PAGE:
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NY State turns to UB RENEW Institute to study and improve tire recycling

University at Buffalo (UB), in the US, helps address the issue of waste tires with the UB RENEW Institute which will work on a multidisciplinary study of the tire recycling industry.

 

NY State turns to UB RENEW Institute to study and improve tire recycling feat four

The work is funded by a New York State Department of Environmental Conservation (DEC) grant worth a quarter of a million dollars. The partnership builds upon the state’s 2003 Waste Tire Management and Recycling Act, which mandated market development for waste tires, prohibited land burial of these tires, and instituted a recycling fee on each new tire sold in the state to fund the cleanup of noncompliant tire waste stockpiles, among other activities.

RENEW Institute Director and SUNY Distinguished Professor Amit Goyal said:

“The project is well-aligned with RENEW’s mission to bring together teams of multidisciplinary faculty to focus on complex issues related to energy and the environment.” He added: “RENEW’s overall goal to enable a regenerative economy includes improving recycling of all materials.”

DEC Commissioner Basil Seggos notes that New York residents and businesses generate up to 20 million waste tires each year, and to achieve the state’s environmental sustainability goals “we must find productive reuses of the materials.”

Seggo explains:

“DEC has already taken effective actions to address illegal tire stockpiles that created threats to public health and the environment, but we must do more to strengthen tire recycling markets and infrastructure.” He added: “We welcome this newest partnership with UB to help reduce an abundant and challenging waste stream and recycle tires in an economically and environmentally beneficial way.”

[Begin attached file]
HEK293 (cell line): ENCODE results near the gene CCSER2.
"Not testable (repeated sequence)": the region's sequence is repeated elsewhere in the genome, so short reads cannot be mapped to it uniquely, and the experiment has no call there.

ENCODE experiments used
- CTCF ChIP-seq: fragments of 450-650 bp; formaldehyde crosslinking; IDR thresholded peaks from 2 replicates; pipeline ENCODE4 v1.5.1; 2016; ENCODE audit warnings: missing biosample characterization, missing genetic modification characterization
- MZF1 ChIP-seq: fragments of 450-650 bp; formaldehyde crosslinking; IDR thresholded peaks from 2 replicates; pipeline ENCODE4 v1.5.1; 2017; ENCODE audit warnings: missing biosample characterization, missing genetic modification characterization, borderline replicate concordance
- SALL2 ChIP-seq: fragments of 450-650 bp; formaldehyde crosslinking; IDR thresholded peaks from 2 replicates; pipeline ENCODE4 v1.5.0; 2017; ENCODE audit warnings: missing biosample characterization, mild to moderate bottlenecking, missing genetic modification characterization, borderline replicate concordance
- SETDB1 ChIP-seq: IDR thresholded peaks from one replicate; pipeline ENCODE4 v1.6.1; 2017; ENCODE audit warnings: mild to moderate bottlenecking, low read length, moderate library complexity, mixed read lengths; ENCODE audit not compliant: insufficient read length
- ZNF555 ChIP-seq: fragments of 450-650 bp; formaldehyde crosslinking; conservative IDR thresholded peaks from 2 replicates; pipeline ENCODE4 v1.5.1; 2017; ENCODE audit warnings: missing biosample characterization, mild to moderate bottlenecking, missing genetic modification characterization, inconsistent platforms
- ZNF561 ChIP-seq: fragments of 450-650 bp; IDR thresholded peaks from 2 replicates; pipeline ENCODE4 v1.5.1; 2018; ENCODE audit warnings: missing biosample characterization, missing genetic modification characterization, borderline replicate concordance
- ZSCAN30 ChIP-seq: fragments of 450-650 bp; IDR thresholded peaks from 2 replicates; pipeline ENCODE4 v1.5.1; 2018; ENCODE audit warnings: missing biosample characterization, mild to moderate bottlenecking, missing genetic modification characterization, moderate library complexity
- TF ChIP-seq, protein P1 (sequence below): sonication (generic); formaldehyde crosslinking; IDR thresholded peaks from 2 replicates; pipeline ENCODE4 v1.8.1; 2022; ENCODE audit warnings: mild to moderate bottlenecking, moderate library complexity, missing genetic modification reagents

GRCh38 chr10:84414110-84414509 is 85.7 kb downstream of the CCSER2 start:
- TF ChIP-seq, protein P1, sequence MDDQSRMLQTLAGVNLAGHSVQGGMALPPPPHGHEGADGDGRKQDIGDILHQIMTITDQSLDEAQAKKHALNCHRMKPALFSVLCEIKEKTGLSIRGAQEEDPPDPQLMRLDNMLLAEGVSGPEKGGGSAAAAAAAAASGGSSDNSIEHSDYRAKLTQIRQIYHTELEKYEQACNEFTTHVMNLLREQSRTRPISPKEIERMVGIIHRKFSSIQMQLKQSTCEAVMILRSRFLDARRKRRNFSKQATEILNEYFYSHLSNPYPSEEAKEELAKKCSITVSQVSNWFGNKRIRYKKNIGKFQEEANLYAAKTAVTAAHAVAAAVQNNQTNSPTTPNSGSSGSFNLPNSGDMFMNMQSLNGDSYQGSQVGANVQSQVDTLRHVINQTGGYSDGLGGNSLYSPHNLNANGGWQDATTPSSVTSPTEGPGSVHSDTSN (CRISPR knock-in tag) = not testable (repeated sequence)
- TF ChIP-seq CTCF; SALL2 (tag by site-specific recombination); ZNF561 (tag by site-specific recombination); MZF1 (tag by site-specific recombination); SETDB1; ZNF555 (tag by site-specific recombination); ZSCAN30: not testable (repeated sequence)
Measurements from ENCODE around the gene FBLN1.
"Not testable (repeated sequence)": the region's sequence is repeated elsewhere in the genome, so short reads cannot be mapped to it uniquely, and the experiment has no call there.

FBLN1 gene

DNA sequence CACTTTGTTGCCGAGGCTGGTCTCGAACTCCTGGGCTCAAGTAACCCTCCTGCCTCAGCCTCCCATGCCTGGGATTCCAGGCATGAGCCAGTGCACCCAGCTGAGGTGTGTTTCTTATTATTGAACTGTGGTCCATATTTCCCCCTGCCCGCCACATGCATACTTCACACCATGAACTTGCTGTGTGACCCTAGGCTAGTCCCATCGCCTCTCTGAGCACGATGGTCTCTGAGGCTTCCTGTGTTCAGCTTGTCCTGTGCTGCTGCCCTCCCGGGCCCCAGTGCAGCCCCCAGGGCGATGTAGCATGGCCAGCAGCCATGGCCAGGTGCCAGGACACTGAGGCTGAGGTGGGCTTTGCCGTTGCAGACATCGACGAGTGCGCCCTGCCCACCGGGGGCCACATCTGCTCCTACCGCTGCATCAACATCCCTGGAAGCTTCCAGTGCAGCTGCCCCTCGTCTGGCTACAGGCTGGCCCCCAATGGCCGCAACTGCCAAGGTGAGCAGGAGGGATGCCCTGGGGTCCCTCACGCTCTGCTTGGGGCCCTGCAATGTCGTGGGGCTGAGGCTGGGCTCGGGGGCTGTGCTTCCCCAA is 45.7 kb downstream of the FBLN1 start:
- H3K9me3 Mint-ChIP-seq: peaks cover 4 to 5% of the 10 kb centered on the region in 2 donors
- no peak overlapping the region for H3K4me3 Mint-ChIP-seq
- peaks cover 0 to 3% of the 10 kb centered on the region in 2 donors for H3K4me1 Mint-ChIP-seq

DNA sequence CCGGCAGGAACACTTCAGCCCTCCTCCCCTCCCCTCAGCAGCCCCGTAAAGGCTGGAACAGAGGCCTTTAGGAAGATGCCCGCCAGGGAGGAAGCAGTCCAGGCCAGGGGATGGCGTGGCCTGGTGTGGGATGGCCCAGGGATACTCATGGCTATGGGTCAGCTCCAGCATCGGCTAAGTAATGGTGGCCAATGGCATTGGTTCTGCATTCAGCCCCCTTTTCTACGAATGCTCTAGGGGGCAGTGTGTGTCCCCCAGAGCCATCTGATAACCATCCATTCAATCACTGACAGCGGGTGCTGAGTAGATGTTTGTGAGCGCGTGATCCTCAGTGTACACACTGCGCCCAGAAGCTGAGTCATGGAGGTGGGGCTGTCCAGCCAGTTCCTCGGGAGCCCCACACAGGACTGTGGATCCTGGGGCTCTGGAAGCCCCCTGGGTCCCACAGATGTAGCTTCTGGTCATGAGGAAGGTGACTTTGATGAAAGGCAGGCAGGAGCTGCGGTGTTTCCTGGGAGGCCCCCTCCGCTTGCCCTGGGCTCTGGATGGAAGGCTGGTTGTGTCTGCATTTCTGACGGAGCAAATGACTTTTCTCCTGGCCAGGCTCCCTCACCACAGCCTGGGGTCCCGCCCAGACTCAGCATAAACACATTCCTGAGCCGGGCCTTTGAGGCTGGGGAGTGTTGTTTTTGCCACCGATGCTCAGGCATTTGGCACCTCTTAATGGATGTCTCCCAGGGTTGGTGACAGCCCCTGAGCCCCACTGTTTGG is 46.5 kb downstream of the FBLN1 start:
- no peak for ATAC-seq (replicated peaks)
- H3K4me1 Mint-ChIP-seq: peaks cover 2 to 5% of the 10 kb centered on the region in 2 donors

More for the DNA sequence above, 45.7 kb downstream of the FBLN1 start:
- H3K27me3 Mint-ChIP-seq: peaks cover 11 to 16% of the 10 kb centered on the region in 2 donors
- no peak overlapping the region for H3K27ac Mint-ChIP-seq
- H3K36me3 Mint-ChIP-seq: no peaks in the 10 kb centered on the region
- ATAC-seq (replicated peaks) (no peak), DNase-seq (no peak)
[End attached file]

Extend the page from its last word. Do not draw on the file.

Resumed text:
DEC and UB will explore different options for the beneficial use of whole tires and tire byproducts other than refurbishing these tires for reuse on vehicles or use as fuel to be burned in power plants, paper mills and other facilities. UB will inventory and evaluate existing data, assess the current supply and demand for various forms of tire rubber in New York and across the U.S., and evaluate methods to improve waste-tire recycling infrastructure and the marketability of secondary tire-based materials and products.

In addition, UB will evaluate policy options that may be appropriate to promote waste-tire rubber marketability and develop recycling markets for waste tires in New York. This project is funded by the state’s Waste Management and Cleanup Account, which is supported by the state’s tire recycling fee.

Source www.buffalo.edu/sustainability

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